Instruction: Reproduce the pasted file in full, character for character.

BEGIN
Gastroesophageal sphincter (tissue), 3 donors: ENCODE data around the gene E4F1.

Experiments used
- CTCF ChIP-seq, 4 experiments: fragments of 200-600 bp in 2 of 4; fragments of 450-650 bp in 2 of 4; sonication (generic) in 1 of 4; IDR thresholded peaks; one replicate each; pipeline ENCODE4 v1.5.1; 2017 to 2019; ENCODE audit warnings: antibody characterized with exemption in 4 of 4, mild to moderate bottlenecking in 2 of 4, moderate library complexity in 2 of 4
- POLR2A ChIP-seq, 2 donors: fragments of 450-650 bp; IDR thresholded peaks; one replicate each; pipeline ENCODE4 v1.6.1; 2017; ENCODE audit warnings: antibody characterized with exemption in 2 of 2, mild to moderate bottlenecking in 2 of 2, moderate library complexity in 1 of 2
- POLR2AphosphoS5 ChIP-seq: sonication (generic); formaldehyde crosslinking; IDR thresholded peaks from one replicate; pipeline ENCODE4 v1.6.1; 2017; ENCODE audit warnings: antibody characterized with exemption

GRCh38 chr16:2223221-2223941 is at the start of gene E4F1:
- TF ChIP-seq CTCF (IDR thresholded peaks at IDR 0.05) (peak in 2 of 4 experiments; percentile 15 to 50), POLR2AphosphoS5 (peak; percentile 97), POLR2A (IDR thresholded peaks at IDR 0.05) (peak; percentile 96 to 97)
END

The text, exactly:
Gastroesophageal sphincter (tissue), 3 donors: ENCODE data around the gene E4F1.

Experiments used
- CTCF ChIP-seq, 4 experiments: fragments of 200-600 bp in 2 of 4; fragments of 450-650 bp in 2 of 4; sonication (generic) in 1 of 4; IDR thresholded peaks; one replicate each; pipeline ENCODE4 v1.5.1; 2017 to 2019; ENCODE audit warnings: antibody characterized with exemption in 4 of 4, mild to moderate bottlenecking in 2 of 4, moderate library complexity in 2 of 4
- POLR2A ChIP-seq, 2 donors: fragments of 450-650 bp; IDR thresholded peaks; one replicate each; pipeline ENCODE4 v1.6.1; 2017; ENCODE audit warnings: antibody characterized with exemption in 2 of 2, mild to moderate bottlenecking in 2 of 2, moderate library complexity in 1 of 2
- POLR2AphosphoS5 ChIP-seq: sonication (generic); formaldehyde crosslinking; IDR thresholded peaks from one replicate; pipeline ENCODE4 v1.6.1; 2017; ENCODE audit warnings: antibody characterized with exemption

GRCh38 chr16:2223221-2223941 is at the start of gene E4F1:
- TF ChIP-seq CTCF (IDR thresholded peaks at IDR 0.05) (peak in 2 of 4 experiments; percentile 15 to 50), POLR2AphosphoS5 (peak; percentile 97), POLR2A (IDR thresholded peaks at IDR 0.05) (peak; percentile 96 to 97)